Extraordinary Circumstances Indeed

Why the Senate needs to block Samuel Alito.


Remember the “nuclear option” compromise? When the group of 14 Senators
reached their agreement last May, they said they’d support a filibuster only
under “extraordinary circumstances,” presumably if Bush nominated Attila the
Hun. I’d suggest these circumstances apply not only to Samuel Alito’s track
record but also to his nomination’s entire political context.

In threatening to end the Senate’s ability to filibuster judges, Republican
leaders talk much about high principle, the right of presidents to have
their nominees accepted or rejected without parliamentary obstructions. But
the sole principle behind this proposed change is that of the power grab.
The Republicans control the White House and Senate. They’re attempting to
consolidate control in every way they can, including trying to obliterate
200 years of Senate tradition on the filibuster. This threat isn’t a moral
stand: Republicans have filibustered nominees themselves. It’s just one more
in a series of attacks on individuals and institutions that they’ve viewed as
political obstacles, like Tom DeLay’s mid-census gerrymandering, the leaking
of Valerie Plame’s identity, the jamming of Democratic phone banks, and the
branding of political opponents as unpatriotic. Honorable conservatives used
to warn against the raw power of the state. But the love of power has now
become the political right’s prime gospel, making the slightest notion of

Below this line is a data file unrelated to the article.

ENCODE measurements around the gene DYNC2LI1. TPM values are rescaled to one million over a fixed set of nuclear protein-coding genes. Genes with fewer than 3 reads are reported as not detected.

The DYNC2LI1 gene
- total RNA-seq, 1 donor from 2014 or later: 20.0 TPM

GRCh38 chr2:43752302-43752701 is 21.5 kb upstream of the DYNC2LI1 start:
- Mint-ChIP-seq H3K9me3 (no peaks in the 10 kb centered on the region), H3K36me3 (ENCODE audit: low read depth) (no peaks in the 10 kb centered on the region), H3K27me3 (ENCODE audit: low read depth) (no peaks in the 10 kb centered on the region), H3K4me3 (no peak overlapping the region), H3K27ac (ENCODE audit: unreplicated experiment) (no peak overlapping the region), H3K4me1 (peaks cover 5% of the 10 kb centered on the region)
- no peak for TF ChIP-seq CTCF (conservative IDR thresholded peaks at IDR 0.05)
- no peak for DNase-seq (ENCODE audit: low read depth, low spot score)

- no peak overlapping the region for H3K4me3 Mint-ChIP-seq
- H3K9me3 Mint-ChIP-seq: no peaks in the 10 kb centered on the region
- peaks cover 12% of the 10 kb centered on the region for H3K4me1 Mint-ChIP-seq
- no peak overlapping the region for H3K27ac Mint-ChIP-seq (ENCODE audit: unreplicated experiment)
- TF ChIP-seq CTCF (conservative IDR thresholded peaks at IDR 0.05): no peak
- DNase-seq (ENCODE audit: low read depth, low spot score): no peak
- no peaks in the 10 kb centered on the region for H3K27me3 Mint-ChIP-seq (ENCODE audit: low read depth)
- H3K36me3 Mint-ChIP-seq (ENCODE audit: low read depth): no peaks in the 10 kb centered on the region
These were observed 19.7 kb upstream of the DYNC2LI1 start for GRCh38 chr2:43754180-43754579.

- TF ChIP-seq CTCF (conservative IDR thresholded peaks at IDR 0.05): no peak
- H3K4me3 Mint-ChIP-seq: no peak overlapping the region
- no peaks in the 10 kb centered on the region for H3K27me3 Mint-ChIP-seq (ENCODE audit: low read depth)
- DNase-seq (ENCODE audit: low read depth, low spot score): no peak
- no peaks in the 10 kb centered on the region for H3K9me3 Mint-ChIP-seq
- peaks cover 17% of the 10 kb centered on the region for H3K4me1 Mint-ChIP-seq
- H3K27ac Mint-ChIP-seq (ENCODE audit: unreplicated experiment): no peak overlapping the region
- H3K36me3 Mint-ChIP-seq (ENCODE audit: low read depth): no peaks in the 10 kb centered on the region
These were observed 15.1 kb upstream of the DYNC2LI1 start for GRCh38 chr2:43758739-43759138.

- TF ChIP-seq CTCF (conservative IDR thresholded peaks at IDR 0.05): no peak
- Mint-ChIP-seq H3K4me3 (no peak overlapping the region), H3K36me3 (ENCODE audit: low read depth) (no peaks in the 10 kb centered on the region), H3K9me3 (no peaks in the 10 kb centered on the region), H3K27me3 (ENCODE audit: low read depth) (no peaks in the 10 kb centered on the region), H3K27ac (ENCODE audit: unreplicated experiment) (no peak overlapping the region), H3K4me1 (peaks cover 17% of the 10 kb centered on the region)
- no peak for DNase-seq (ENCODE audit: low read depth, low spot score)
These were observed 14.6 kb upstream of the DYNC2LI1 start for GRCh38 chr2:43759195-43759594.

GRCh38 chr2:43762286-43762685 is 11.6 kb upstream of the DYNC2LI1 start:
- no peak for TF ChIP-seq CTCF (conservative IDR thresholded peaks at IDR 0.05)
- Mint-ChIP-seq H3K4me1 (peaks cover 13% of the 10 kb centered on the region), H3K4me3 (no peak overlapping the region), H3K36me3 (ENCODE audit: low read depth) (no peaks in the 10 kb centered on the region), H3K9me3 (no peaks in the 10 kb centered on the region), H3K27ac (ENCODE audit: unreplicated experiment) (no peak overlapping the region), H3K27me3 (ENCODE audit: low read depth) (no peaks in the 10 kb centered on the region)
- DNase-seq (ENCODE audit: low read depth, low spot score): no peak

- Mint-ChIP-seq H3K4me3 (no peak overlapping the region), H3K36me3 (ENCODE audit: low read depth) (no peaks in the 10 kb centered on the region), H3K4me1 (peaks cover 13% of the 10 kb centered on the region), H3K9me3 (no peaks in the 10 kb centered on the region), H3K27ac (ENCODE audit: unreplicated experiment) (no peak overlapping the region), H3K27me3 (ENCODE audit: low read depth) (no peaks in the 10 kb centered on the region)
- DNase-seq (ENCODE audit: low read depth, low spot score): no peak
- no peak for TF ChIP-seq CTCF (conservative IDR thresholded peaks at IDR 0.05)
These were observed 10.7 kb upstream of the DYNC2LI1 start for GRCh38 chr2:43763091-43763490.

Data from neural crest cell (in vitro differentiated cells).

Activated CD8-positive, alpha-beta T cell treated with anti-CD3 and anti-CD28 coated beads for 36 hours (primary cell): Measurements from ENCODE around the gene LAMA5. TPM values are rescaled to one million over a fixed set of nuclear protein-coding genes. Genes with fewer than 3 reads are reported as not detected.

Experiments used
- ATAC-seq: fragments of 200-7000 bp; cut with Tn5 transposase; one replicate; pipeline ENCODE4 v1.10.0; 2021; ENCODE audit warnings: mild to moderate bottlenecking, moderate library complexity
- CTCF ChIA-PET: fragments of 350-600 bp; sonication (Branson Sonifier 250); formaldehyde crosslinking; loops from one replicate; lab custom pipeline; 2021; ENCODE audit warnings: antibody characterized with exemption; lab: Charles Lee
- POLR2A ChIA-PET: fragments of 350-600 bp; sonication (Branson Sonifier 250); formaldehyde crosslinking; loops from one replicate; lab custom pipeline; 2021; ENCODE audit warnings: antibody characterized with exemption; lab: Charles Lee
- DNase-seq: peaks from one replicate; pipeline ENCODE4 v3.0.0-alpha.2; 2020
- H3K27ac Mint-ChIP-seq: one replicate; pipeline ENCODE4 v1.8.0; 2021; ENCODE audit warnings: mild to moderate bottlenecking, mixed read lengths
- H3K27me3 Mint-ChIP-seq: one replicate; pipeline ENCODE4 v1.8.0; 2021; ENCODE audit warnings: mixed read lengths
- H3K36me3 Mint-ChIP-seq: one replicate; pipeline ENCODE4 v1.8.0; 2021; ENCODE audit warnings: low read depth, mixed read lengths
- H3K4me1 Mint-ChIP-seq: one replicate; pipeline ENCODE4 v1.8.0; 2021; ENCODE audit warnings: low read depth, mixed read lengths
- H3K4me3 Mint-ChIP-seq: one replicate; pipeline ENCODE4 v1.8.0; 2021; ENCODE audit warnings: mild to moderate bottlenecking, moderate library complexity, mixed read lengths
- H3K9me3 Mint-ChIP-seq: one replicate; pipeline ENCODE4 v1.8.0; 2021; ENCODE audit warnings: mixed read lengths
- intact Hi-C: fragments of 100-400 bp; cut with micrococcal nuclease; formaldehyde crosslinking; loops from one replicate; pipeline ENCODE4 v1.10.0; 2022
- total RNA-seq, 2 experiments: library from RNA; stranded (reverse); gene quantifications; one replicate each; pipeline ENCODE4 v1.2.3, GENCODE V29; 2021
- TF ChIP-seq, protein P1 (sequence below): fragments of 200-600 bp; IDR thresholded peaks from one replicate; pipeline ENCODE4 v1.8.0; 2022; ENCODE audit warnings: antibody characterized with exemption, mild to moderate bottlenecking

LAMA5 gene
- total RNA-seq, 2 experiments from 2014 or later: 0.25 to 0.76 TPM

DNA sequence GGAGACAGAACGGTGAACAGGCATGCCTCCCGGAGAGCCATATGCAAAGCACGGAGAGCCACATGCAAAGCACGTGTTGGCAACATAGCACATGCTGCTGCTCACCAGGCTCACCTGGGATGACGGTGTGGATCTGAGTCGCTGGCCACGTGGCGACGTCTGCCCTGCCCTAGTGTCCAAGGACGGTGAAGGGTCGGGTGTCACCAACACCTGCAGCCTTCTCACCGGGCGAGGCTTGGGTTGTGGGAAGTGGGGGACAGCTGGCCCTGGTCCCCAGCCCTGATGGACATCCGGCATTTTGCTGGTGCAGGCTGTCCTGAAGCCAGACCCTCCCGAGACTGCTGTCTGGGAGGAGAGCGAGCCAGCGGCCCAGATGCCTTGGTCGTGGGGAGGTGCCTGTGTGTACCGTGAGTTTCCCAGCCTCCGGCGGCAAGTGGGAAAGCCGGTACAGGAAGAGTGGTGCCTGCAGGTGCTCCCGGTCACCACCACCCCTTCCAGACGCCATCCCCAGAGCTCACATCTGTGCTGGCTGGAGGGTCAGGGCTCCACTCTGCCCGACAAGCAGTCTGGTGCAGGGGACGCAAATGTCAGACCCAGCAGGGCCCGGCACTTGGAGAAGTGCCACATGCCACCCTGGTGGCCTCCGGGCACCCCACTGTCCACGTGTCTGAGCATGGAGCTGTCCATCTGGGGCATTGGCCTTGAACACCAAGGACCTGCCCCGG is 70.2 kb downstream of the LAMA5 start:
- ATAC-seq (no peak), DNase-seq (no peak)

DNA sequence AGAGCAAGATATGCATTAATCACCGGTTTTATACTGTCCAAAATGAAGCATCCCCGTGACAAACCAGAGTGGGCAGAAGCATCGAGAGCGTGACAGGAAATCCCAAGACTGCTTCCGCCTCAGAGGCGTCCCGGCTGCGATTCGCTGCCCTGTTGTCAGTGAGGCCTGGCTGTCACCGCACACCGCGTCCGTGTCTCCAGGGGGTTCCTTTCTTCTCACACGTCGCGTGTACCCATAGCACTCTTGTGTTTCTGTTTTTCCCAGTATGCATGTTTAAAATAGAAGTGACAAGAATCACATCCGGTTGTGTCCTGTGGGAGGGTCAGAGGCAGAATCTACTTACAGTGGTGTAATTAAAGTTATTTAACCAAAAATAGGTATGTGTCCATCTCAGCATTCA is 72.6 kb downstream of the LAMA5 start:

checks or balances heretical treason. Republican leaders work to end the
filibuster not because they believe it violates some deep constitutional
mandate, but because they believe they can get away with it.

But maybe they can’t anymore. When Republicans first floated the “nuclear
option” threat in early 2005, Bush’s polling numbers were as high as 57
percent. His support has dropped steadily since, in the wake of the Katrina
disaster, the legal problems of DeLay, Bill Frist, Karl Rove, Scooter Libby,
and Duke Cunningham, and an Iraqi quagmire that’s inspired powerful
challenges by Cindy Sheehan and Congressman John Murtha. Republicans have
lost key electoral battles in Virginia, New Jersey and California. Bush’s
polls have dropped as low as 37 percent. With once-solid Republican Senate
and House seats now seemingly vulnerable, those who vote to eliminate the
filibuster and confirm Alito will be taking far more of a political risk
than they would have just a year ago.

Were Alito a reasonable Supreme Court choice, all this would be moot. But he
isn’t. He’ll follow the script and evade specifics at his confirmation
hearings, but he’s still the candidate nominated to appease the political
right because they deemed Harriet Miers insufficiently hard-line.
Consistently opposing the federal government’s right to address corporate
abuses, Alito has argued for virtually unlimited executive power, including
the government’s right to intervene in the most intimate realms of personal
life. He’s endorsed the rights of police to shoot an unarmed 15-year-old who
was fleeing after breaking into a house, defended the refusal of state
employers to pay damages for violating the Family and Medical Leave Act, and
said it created no undue burden if husbands could prevent their wives from
getting abortions. Citizen groups, he’s ruled, have no standing to sue
convicted polluters under the Clean Water Act. The federal government, he’s
argued, has no right to pass national consumer protection legislation aimed
at preventing odometer fraud or banning the sales of machine guns. Regarding